ASIST training focuses on your ability as a helper to put your on crap away and focus entirely on the needs (stated and tacit) of your client for the duration of call.  One tendency that many untrained helper-types have is to relate too closely to a client; suddenly, the contact becomes about you, the helper.  

This is damaging. When someone is in crisis so acute that she is considering ending her life, what that person needs most is to be heard by someone who is calm, compassionate, and completely focused on her. Engaged, active, reflective listening typically results in nearly instant (though almost never total) de-escalation. Opinions and advice are what helpers (me, too!) might be most inclined to provide -- but That's Not Helpful (at first).

For most listeners, the reason we instinctively reach for opinions and advice is twofold: 1) we legit want to help, but also 2) focusing on concrete responses helps distance us from a caller's intense feelings. Advice and opinion create buffers that carry us past the unpleasantness of abiding beside someone whose state of despair feels impossible to share with anyone at all ever, and into the I AM HELPING AND HAVING AN IMPACT OH HELL TO THE YES Y'ALL. Which, let's be honest, feels way better (helper-wise) in the short-term.

Don't do it.  I'm serious, f-cking don't, dudes.

Instead, how about this:

Person A: I am seriously considering ending my life. I think talking about that is a good idea, but I'm scared that this is going to become about issues and not about me, and I sort of need this to be about me for a little while.

Person B: I'm so glad that you want to talk about this, and I'm honored that you would come to me with those feelings. Please say whatever you feel. I am with you, and I am here for you.

This is essentially a summary of the first twenty minutes of every suicide call I have ever taken. And most of the work on Person B's end is not about knowing, doing, or suggesting jack. It's about convincing a perfect stranger that you are On Their Team.

As helpers, we have to realize that control is not the answer, either for us or for our clients. We can reach out, support, care, listen, reflect, and suggest. We cannot make a life that is unbearable bearable: at some point, every caller we encounter will hang up, going back to a life we cannot comprehend or inhabit.  

Instead, we are voices in the darkness that say, You are valuable, irreplaceable. That's all.  We ask someone to contract for their own safety by essentially promising us that they will live one more day in the turmoil and pain that robs them of hope, joy, and agency.  We do so in the hopes that the clouds will part, that something, anything will change.  We do so in the hopes that hearing from a person whose hand you will never hold, who will disappear into anonymity after a four hour shift, that the world will change and be different if you leave, will spark the fires of self-preservation and rebellion in the face of what seem today like insurmountable odds.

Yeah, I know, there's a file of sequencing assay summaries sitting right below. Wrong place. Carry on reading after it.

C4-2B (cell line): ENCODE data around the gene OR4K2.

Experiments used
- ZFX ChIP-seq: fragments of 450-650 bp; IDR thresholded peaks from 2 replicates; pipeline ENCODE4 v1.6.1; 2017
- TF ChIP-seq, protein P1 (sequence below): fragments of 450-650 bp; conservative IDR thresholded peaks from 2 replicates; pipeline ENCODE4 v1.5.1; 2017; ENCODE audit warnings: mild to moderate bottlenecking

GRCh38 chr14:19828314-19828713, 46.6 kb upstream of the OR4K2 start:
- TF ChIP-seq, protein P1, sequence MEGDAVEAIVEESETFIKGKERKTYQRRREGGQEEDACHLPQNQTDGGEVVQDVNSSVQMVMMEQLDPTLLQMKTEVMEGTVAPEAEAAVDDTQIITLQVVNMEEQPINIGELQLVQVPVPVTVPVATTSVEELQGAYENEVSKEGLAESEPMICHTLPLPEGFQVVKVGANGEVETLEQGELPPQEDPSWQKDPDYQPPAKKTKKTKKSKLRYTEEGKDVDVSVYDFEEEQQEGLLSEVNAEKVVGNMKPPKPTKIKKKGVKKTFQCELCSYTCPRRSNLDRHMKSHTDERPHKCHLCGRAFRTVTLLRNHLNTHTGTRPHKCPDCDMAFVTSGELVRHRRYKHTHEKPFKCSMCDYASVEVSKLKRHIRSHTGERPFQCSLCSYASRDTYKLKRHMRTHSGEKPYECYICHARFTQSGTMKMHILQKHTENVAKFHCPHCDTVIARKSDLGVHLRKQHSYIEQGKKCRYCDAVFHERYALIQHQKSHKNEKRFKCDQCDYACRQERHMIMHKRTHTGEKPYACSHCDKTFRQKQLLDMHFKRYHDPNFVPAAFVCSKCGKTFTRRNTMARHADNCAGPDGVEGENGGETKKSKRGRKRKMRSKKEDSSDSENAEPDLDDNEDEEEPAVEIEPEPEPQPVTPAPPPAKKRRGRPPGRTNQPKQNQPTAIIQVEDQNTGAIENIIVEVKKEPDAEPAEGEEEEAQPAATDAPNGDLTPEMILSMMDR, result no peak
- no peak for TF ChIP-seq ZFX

But sometimes, it doesn't. Sometimes life just ravages a person. Sometimes they face chronic pain, loss of agency, debilitating illness, irreparable loss. I understand, because it almost happened to me. And my survival was not strength of will or clarity of purpose. It was chance. It was luck. It was odds that were stacked in favor of me living.  

Which is why I hate conversations about cries for help. Look: THEY ARE CRIES. FOR HELP. Not for judgment, recrimination, blame, victimization, pity, or speculation. This cry says only, I am drowning. 

The first thing you have to do with a cry for help is hear it. This is hardest to do when we are close to someone, because we must hear them without reservation.  Even when it breaks your heart, shatters you. Even when you are impotent and small in the face of their circumstances. It's why I recommend we shy away from being an immediate responder to people we love in this particular circumstance. Because in this particular circumstance, our impulses tend too solidly towards I WILL SAVE YOU. Except, you know, I can't. And I might be so invested in this that I could hurt you (or myself) if I try.

The Suicide Prevention Lifeline fills this gap where someone who is hurting deeply can speak to someone without the baggage of a real life relationship about the feelings no one wants to discuss. If you ever need the number it's really easy: 1-800-SUICIDE.  Calling that number alerts the helper on the phone (usually) that you're at risk for self-harm, and allows them to prioritize your call.

If training to be a National Suicide Prevention Lifeline volunteer sounds like something you might feel passionate about, especially if you work closely with Veterans, the elderly, the infirm or disabled, or young children and teenagers, I will help you find a way to get certified. We need you.